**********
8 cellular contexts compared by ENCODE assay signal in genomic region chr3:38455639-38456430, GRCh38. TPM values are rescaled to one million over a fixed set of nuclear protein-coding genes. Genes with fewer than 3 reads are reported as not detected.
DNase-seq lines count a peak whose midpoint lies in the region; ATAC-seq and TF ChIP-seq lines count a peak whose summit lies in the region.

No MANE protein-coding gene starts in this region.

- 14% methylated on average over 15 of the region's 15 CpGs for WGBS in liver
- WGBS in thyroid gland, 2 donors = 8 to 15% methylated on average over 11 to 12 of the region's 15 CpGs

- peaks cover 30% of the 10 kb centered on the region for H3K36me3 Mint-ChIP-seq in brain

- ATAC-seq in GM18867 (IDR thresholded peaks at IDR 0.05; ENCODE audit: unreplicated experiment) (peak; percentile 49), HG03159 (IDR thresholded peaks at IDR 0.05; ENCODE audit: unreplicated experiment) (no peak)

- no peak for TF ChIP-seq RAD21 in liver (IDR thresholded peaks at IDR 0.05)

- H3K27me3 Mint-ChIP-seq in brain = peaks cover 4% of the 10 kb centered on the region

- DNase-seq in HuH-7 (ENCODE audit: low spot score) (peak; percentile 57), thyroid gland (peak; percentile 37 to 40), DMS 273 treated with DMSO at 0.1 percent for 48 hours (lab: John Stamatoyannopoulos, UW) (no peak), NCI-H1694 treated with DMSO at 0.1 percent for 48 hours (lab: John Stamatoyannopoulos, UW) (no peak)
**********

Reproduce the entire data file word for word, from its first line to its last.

8 cellular contexts compared by ENCODE assay signal in genomic region chr3:38455639-38456430, GRCh38. TPM values are rescaled to one million over a fixed set of nuclear protein-coding genes. Genes with fewer than 3 reads are reported as not detected.
DNase-seq lines count a peak whose midpoint lies in the region; ATAC-seq and TF ChIP-seq lines count a peak whose summit lies in the region.

No MANE protein-coding gene starts in this region.

- 14% methylated on average over 15 of the region's 15 CpGs for WGBS in liver
- WGBS in thyroid gland, 2 donors = 8 to 15% methylated on average over 11 to 12 of the region's 15 CpGs

- peaks cover 30% of the 10 kb centered on the region for H3K36me3 Mint-ChIP-seq in brain

- ATAC-seq in GM18867 (IDR thresholded peaks at IDR 0.05; ENCODE audit: unreplicated experiment) (peak; percentile 49), HG03159 (IDR thresholded peaks at IDR 0.05; ENCODE audit: unreplicated experiment) (no peak)

- no peak for TF ChIP-seq RAD21 in liver (IDR thresholded peaks at IDR 0.05)

- H3K27me3 Mint-ChIP-seq in brain = peaks cover 4% of the 10 kb centered on the region

- DNase-seq in HuH-7 (ENCODE audit: low spot score) (peak; percentile 57), thyroid gland (peak; percentile 37 to 40), DMS 273 treated with DMSO at 0.1 percent for 48 hours (lab: John Stamatoyannopoulos, UW) (no peak), NCI-H1694 treated with DMSO at 0.1 percent for 48 hours (lab: John Stamatoyannopoulos, UW) (no peak)